Elizabeth Earin: And this is where it gets – I think it gets really, really fun. We can do some really cool stuff with this, but before we do that, we need to have permission or access to market them – market to them, and that typically comes in the forms of opt-in lists, newsletter signups, whether that’s through email or in some cases even text messaging.
Steve Robinson: And it’s having these opt-ins that is really one of your most valuable assets. If you aren’t currently working to build an opt-in email or SMS database, it’s something that you should probably look at building. Again, you are not going to get immediate returns on that investment. So if you are advertising, saying sign up for our newsletter or opt-in to receive our text messages or whatever that message may be, that doesn’t immediately translate to revenue. But if you build that over time, it means you now have permission to get very intimately into that user’s inbox or message stream in ways that not every marketer is allowed and that one-to-one relationship can be monetized in the future over and over and over again through clever use of content and offers and other content that’s going to put that to work.
Elizabeth Earin: Again, these are people that have opted-in and these are people that have actively taken a step to sign up to receive your content and to let you talk to them and to market to them and so it’s a really great opportunity. But I think we also want to be respectful of that and keep in mind that we have been given permission and so we want to make sure that we are adding value as we do this. But again, they want our content so this is a fantastic time to be in front of someone that you know is interested in what it is that you have to say.
Steve Robinson: Now slightly less powerful from an intimacy standpoint but certainly more powerful from a reach standpoint is your first party data. And this is where you have the ability to take your paid media and really personalize it, segment it, and get the right message to that right person. And so here you want to be measuring how many – measuring and focused on growing how many individual Facebook IDs or Twitter IDs or how many cookies you have inside of these different audience pools that you can reach out and touch on demand whenever you have a message appropriate for that particular audience. And the key is to grow them with quality data and continue to grow them and nurture them over time which means keeping some messaging in front of them over time as well. Because if you aren’t doing anything to add people to these pools, then they will start to decay over time as cookies expire or as the lifespan of these audiences hits their end.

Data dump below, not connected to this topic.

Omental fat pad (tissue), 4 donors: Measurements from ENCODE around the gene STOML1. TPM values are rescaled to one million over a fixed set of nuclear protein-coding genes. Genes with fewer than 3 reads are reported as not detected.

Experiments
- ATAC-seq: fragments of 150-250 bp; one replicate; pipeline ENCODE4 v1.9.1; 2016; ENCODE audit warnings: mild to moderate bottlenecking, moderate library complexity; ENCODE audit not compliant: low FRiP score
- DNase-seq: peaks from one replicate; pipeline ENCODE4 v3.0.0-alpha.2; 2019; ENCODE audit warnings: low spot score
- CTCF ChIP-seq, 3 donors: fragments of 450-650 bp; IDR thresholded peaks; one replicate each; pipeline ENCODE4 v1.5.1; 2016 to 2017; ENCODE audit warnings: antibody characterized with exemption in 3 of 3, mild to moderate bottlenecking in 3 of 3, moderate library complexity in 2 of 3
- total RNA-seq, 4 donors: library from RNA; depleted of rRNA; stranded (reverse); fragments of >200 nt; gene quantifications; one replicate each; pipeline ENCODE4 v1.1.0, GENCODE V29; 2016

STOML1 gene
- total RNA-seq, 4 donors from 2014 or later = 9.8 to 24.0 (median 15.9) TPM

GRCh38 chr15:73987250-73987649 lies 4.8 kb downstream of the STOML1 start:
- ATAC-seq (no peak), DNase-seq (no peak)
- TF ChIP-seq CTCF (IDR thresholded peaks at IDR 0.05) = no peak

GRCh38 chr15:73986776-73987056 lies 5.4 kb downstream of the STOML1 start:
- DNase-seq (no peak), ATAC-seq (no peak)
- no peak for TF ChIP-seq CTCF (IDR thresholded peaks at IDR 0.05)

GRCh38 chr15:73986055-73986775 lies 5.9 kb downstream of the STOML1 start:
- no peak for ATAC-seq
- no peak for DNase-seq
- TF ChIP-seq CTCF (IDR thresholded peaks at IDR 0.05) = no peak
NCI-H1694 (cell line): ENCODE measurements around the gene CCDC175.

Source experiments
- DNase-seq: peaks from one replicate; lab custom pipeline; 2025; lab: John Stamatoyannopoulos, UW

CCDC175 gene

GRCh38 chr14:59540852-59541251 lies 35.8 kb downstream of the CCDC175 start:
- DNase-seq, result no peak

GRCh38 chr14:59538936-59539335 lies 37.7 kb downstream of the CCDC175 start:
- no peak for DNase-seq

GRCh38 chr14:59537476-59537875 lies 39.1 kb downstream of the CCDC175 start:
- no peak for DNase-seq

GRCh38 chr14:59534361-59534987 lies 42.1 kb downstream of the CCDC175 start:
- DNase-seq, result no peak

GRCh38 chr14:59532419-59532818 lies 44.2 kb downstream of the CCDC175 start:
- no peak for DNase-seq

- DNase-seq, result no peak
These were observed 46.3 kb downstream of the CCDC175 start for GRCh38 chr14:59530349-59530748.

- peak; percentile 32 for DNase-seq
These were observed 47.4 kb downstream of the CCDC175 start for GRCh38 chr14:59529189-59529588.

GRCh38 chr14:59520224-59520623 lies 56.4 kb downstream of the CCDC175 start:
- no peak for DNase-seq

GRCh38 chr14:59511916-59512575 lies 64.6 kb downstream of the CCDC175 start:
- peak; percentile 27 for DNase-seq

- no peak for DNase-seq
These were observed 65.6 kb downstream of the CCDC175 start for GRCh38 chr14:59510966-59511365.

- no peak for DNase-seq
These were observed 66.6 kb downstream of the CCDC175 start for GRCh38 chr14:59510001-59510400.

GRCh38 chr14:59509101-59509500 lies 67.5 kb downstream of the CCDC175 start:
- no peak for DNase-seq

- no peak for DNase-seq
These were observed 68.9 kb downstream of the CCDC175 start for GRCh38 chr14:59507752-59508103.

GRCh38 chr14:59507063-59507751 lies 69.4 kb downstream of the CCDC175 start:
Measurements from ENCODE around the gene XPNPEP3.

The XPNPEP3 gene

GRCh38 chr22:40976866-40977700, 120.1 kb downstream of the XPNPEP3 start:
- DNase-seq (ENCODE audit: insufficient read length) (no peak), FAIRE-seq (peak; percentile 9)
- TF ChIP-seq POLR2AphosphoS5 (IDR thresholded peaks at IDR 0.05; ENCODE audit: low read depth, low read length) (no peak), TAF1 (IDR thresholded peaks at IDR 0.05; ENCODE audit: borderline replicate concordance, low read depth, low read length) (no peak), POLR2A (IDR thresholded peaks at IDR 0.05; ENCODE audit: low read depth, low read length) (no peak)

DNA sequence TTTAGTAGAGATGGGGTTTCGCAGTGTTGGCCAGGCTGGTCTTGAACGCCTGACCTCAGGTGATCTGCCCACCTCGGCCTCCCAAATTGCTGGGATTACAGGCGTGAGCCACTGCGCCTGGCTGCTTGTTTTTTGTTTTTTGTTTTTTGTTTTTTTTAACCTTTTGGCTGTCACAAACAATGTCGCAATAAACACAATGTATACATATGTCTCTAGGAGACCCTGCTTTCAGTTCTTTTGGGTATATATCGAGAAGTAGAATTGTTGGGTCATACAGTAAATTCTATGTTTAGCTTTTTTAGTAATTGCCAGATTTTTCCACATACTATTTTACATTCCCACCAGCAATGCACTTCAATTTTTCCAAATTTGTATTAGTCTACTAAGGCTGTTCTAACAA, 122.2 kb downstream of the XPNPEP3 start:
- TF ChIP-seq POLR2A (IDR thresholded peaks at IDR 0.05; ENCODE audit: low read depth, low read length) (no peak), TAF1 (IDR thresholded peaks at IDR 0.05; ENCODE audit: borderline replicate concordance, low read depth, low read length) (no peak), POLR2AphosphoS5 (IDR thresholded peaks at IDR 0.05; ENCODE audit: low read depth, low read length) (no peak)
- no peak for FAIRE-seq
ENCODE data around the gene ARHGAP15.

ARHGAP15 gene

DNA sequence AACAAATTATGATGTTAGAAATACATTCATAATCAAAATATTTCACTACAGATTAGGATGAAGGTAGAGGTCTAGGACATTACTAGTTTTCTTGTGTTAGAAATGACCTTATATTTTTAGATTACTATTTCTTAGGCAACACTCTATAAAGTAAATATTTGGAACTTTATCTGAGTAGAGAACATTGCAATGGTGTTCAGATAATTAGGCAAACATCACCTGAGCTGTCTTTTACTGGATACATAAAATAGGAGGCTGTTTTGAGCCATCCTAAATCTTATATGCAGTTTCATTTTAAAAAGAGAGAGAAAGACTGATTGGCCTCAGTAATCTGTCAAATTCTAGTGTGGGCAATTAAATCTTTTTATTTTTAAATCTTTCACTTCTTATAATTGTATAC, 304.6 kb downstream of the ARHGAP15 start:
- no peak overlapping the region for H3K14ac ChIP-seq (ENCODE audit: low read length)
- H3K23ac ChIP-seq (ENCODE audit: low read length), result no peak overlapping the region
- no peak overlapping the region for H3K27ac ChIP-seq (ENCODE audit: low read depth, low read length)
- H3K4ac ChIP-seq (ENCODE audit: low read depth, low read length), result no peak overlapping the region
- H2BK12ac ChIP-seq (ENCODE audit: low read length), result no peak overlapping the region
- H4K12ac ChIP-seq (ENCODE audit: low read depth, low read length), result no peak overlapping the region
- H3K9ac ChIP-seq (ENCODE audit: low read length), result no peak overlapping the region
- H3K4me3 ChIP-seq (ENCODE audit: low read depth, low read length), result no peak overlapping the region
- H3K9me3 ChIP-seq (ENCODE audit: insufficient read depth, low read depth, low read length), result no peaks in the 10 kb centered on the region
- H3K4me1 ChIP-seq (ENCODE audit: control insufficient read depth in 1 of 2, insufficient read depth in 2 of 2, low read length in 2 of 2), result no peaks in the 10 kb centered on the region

Elizabeth Earin: So that’s on the first party audience side. When we are talking about our database, the way that we measure and report on that is the size of our opt-in lists, our ability to segment either the different segments we have available, the size of those segments, what percentage of our database is segmented, pretty much any way that we can slice that data and use that to send targeted messaging out. That’s where we have interest. That’s what we want to report on.
Steve Robinson: How does this stuff all tie together? What really aids the other as far as when you start mixing the benefits of these long-term assets together?
Elizabeth Earin: Well, here’s the really cool thing is that they all work together to build each other up. And so when you are looking at content and brand and data, you have compared it before to sort of a three-legged stool. At any point, if you pull one of those legs out, the whole thing kind of falls apart. You really can’t do one without the other and so all three of them, content, brand, and data are necessary when you are talking about building and sustaining these long-term assets.